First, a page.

As time moves forward, recent research shows that climate change induced precipitation (rain), will substantially increase nitrogen runoff. In a business-as-usual greenhouse gas emission scenario, this will result in a 14 percent increase in nitrogen runoff in the U.S. by the end of the century. This will be particularly evident in the mid-west, the corn belt of America.
Offsetting this increase would require a 24 percent reduction in nitrogen outputs, representing a massive change in farm management.
Note: The main source of nitrogen pollution is runoff from agricultural land. Whereas phosphorus pollution mostly comes from households and industry.
Changes in land use, primarily land clearing and deforestation for the purposes of farming or building homes. We know clearing forests is bad for the environment because it releases carbon dioxide (CO2) — further fuelling the climate crisis and raising global temperatures. But now we know it also contributes to eutrophication, causing the runoff of phosphates into local water supplies. (5)
The main source of phosphorus pollution comes from human waste — which we flush down our toilets — and from using phosphorus-containing household detergents. Some domestic wastewater plants attempt to remove this phosphorous, but many do not make the necessary investment. Needless to say, phosphorus discharges are a bigger problem in larger urban areas, especially coastal cities.
There is good news however. Discharges of phosphorus from urban wastewater treatment plants in many European countries have fallen by 50 to 80 percent in the past 15 years. (6) The main reason for this success is the upgrading of wastewater treatment plants to include phosphorus removal, along with a shift to phosphate-free detergents.
The largest algal bloom ever recorded in China, turned the Yellow Sea green. Officials in the city of Qingdao had used bulldozers to remove 7,335 tonnes of the growth from beaches.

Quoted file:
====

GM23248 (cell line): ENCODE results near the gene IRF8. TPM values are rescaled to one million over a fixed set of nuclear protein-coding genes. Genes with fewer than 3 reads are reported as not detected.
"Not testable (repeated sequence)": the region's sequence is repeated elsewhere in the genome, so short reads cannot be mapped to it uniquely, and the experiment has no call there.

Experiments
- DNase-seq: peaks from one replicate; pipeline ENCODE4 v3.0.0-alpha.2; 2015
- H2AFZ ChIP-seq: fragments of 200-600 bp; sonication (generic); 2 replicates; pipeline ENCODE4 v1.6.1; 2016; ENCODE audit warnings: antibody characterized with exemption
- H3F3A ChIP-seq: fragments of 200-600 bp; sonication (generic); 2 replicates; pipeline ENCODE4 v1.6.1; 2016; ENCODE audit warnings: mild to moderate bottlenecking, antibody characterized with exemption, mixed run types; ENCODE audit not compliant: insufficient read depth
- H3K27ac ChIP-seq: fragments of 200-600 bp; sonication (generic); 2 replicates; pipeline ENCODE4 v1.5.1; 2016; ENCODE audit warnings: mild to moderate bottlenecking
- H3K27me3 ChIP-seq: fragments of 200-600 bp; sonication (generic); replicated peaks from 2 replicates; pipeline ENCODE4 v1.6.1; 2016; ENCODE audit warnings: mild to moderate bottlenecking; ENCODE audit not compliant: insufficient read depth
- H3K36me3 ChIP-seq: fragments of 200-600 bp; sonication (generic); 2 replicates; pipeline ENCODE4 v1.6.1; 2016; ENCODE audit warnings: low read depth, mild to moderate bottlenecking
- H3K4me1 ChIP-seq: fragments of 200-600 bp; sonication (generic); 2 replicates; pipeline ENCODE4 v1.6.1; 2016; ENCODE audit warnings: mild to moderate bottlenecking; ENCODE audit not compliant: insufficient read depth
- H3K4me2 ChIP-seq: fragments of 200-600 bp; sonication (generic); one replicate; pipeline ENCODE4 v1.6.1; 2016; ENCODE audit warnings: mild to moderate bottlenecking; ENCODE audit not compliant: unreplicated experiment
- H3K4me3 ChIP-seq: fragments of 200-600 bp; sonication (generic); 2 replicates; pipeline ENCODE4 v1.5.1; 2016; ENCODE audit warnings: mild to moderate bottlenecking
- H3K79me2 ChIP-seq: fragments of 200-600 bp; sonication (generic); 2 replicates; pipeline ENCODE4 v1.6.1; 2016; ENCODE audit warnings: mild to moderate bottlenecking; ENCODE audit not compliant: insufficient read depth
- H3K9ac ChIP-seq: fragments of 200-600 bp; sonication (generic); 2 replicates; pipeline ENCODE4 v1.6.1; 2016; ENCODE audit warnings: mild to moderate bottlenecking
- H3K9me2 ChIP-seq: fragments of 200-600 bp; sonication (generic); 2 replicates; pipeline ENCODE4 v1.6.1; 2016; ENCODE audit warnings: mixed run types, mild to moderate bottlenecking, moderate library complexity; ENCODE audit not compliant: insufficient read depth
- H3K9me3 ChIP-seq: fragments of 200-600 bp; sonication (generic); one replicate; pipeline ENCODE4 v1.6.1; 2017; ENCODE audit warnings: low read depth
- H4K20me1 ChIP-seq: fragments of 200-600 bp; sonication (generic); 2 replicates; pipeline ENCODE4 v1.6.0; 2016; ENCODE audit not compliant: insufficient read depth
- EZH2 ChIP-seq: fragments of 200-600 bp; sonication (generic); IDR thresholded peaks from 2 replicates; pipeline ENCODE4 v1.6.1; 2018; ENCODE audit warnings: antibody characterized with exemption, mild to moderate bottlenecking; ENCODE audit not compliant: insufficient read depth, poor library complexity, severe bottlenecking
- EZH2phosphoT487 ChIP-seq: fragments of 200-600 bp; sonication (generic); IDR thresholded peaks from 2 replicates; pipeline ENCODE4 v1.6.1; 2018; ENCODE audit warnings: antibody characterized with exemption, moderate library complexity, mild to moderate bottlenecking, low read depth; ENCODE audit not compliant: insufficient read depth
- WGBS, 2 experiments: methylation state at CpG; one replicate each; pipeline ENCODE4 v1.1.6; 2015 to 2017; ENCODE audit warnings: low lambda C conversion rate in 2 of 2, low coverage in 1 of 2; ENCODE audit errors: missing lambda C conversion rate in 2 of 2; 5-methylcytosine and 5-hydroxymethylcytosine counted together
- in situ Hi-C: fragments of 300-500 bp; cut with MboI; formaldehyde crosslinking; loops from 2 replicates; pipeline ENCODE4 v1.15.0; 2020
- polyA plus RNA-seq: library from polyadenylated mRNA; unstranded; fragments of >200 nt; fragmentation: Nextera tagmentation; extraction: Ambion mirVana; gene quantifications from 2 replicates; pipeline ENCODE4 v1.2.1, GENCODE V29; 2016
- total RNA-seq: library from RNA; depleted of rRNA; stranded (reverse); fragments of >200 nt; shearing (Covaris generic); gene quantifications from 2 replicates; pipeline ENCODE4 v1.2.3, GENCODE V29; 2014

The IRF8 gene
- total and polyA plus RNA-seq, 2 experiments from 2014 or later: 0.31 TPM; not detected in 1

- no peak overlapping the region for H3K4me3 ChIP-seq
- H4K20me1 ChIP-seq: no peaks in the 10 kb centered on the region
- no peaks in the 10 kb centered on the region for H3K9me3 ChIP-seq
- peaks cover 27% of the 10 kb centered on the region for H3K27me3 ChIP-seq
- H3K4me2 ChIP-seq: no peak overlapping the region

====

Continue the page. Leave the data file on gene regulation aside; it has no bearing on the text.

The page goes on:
Hopefully, better urban planning — like sponge cities which are designed around proper water management — will help lessen the effects of global warming on humans living in high density areas. It’s all part of the new climate-proof approach to city planning, known as green infrastructure.
What Are The Consequences of Eutrophication?
Water pollution is a problem that matters to us all, regardless of where we live. It begins where people live and damages resources that we all enjoy, use and consume. The main impact and ecological effects of eutrophication include:
- Loss of wildlife
In an ecosystem with increased nutrients, there are winners and losers. Some species such as zooplankton and phytoplankton (algae) reap immediate benefits and thrive. However, as oxygen levels decline, fish and other marine animals begin to suffocate. Those that can’t swim away, like shellfish and coral reefs, die off. There are so many other problems too. For example, higher rates of photosynthesis due to excess plant life, can raise the ocean’s pH level during the day. This in turn can blind some organisms which rely on a certain chemical balance by impairing their chemosensory abilities.
- New invasive species
Increased nitrogen or phosphorus can attract non-natives species who have an ecological advantage over native species. For example, Daphnia galeata — a type of water flea — is an invasive species in Lake Constance that arrived only in the course of the eutrophication. Generally, the species that live and breed in shallow water fare better than deeper water species. 7 Several types of jellyfish also fare well in blooms and they tend to prey on juvenile fish. They also feed on marine microbes which drive the aquatic food web like copepod, krill, isopod and amphipod.
- Toxicity Dangers